Are the behaviors in our business going to support our sales strategy for the coming year?
How have we validated our existing customer spend for the coming year?
Is our sales force structure and roles correctly aligned to the sales strategy?
Do we have sufficient metrics to drive the sales business and make informed timely decisions?
Do we have sufficient information and knowledge internally to drive the business?
Does our implementation cover sufficient points that it supports delivery of the strategy?
Have we correctly ascertained the time, revenue and resources required to support the delivery of our sales strategy?
What internally blocked us from delivery growth in the previous year?
Does our strategy sufficiently address the market changes and competitors for the coming twelve months?
What assumptions have been made, and have you done an adequate job of objectively testing those assumptions to ensure they’ll work when they meet the realities of the market?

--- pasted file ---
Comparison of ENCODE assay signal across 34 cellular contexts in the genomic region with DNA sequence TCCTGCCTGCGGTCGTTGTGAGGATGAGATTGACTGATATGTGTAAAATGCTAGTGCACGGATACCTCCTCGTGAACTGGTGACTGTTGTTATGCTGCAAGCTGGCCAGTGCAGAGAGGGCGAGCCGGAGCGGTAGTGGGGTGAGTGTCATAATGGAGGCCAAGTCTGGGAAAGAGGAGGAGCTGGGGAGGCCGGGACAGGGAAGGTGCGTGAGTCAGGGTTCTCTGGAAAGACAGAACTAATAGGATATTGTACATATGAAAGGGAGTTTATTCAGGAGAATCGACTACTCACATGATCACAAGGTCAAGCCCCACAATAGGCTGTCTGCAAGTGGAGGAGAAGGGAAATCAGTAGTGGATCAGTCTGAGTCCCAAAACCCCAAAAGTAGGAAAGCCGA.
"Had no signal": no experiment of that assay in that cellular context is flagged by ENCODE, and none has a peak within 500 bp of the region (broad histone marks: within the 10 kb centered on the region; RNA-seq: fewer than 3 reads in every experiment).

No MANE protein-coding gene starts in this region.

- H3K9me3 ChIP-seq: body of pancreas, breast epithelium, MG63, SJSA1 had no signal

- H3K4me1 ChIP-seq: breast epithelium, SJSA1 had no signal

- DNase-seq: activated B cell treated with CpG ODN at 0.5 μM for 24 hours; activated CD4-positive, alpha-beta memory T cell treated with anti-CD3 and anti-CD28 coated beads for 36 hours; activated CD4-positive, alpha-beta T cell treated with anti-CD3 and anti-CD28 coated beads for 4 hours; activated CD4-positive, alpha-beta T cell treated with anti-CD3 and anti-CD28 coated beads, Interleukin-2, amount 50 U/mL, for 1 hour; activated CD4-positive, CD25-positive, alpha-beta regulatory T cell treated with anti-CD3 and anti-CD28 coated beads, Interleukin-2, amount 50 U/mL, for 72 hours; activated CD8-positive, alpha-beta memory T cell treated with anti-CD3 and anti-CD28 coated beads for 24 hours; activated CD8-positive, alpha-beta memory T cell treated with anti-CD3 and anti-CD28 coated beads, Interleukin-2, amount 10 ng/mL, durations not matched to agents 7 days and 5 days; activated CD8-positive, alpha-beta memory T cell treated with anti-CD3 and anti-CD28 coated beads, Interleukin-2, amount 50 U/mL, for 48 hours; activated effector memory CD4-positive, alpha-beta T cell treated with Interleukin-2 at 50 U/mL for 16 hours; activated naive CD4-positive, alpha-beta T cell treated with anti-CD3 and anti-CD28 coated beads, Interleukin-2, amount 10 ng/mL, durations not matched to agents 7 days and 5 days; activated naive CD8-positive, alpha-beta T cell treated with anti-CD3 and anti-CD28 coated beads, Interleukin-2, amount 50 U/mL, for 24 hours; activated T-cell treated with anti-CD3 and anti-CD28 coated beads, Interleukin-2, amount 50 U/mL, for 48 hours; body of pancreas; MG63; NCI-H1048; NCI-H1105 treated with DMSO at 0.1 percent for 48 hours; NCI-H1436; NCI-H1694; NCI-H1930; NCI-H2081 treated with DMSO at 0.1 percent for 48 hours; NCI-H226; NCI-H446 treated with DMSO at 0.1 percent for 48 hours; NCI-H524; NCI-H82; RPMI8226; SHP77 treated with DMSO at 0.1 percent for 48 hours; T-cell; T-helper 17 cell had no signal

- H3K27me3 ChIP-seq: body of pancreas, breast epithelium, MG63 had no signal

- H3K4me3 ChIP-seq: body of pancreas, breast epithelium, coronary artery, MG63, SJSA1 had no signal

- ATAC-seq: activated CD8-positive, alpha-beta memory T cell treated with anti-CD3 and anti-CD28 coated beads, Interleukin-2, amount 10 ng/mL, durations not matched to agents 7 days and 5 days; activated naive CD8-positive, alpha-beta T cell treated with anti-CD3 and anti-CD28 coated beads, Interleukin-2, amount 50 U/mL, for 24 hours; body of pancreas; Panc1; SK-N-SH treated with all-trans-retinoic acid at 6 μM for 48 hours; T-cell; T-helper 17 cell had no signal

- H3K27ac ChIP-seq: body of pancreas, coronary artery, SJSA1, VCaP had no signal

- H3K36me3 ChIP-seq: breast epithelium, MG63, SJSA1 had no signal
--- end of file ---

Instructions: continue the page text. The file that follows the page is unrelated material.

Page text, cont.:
Do we have sufficient depth in our playbook that it will enable sales force members to perform tasks aligned to our strategy vs. them operating autonomously in conflict to our plan?
Do we have genuine individual accountability at all levels?These are the some of the fundamental questions that need to be answered. As a CEO you will potentially get ‘yes’ to most of them. You may well have been getting ‘yes’ to those points for the last few years.The question to CEOs is “Did the sales organization deliver over sales goal results and deliver strategy in the last year and two year period?” If the answer is no, then there are points not being reviewed deeply enough within those questions that are undermining your results. Is your implementation plan of sufficient depth that it engages all the actions required to deliver the results? Can you make timely sound decisions based on the information you are receiving as a CEO?Many of my clients face the challenge as CEO of deciding what degree of risk there is to the company if the 1) sales strategy, (2) sales budgets and (3) execution plans go unchecked. The risk can be more than just lost revenue and profitability; it can spill over into lost market share and shareholder value.CEOs need to take action now and validate their execution strategies for 2013 and minimise the risk of underperformance.